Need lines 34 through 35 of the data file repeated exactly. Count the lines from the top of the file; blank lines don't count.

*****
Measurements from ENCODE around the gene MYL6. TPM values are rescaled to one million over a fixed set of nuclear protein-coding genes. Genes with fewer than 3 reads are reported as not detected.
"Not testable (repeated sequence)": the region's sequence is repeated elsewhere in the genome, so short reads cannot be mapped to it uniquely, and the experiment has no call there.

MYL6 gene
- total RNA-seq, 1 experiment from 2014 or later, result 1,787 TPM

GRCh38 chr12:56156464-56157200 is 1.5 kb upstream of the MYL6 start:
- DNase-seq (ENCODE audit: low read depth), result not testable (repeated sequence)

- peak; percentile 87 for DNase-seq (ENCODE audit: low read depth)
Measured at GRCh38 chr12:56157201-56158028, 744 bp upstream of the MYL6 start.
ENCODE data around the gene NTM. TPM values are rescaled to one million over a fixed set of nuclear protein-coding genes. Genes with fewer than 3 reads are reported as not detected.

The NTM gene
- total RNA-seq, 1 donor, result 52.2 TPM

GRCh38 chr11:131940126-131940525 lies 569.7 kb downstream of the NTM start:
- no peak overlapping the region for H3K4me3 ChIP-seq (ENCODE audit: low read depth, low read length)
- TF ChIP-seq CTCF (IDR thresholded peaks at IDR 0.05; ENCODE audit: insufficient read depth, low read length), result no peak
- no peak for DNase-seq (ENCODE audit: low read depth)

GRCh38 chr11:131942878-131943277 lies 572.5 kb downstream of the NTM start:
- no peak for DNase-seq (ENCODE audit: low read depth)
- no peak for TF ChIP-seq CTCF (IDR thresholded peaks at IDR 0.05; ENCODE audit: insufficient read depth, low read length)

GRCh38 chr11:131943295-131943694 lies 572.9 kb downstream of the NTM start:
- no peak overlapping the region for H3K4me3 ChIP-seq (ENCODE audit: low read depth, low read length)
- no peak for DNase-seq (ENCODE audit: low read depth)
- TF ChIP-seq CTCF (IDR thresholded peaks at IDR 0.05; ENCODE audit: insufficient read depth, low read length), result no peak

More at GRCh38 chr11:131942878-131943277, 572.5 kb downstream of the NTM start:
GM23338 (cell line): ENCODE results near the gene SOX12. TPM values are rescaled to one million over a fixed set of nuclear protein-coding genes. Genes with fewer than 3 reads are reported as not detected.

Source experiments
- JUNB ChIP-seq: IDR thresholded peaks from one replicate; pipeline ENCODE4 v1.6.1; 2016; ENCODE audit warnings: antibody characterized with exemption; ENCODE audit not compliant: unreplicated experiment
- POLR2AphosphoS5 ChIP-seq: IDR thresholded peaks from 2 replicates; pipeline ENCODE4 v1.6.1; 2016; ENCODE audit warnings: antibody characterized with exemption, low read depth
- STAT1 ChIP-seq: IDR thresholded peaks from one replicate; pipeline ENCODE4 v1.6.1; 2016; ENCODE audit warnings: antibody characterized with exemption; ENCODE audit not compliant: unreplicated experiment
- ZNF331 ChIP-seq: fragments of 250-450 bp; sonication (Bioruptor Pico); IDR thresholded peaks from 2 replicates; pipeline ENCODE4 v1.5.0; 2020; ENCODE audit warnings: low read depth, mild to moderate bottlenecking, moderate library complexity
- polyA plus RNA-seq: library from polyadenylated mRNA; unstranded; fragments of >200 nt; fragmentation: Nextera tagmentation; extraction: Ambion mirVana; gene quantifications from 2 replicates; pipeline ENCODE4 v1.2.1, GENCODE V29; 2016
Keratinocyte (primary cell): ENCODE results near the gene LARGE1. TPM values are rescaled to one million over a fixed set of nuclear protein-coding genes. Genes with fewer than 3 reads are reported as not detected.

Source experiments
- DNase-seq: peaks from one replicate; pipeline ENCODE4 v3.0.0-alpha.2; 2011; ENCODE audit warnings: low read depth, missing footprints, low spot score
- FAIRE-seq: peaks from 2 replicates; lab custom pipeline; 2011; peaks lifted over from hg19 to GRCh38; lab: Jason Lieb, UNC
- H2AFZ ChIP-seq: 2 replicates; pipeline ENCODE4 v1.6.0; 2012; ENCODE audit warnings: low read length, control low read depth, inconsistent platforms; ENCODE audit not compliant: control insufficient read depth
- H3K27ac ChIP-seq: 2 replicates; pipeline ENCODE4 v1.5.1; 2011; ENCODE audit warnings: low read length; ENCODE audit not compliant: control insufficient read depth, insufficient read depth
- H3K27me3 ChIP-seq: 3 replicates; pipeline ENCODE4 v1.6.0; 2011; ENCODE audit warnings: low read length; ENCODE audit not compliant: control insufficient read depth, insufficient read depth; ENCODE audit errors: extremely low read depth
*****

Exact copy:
- FAIRE-seq: peaks from 2 replicates; lab custom pipeline; 2011; peaks lifted over from hg19 to GRCh38; lab: Jason Lieb, UNC
- H2AFZ ChIP-seq: 2 replicates; pipeline ENCODE4 v1.6.0; 2012; ENCODE audit warnings: low read length, control low read depth, inconsistent platforms; ENCODE audit not compliant: control insufficient read depth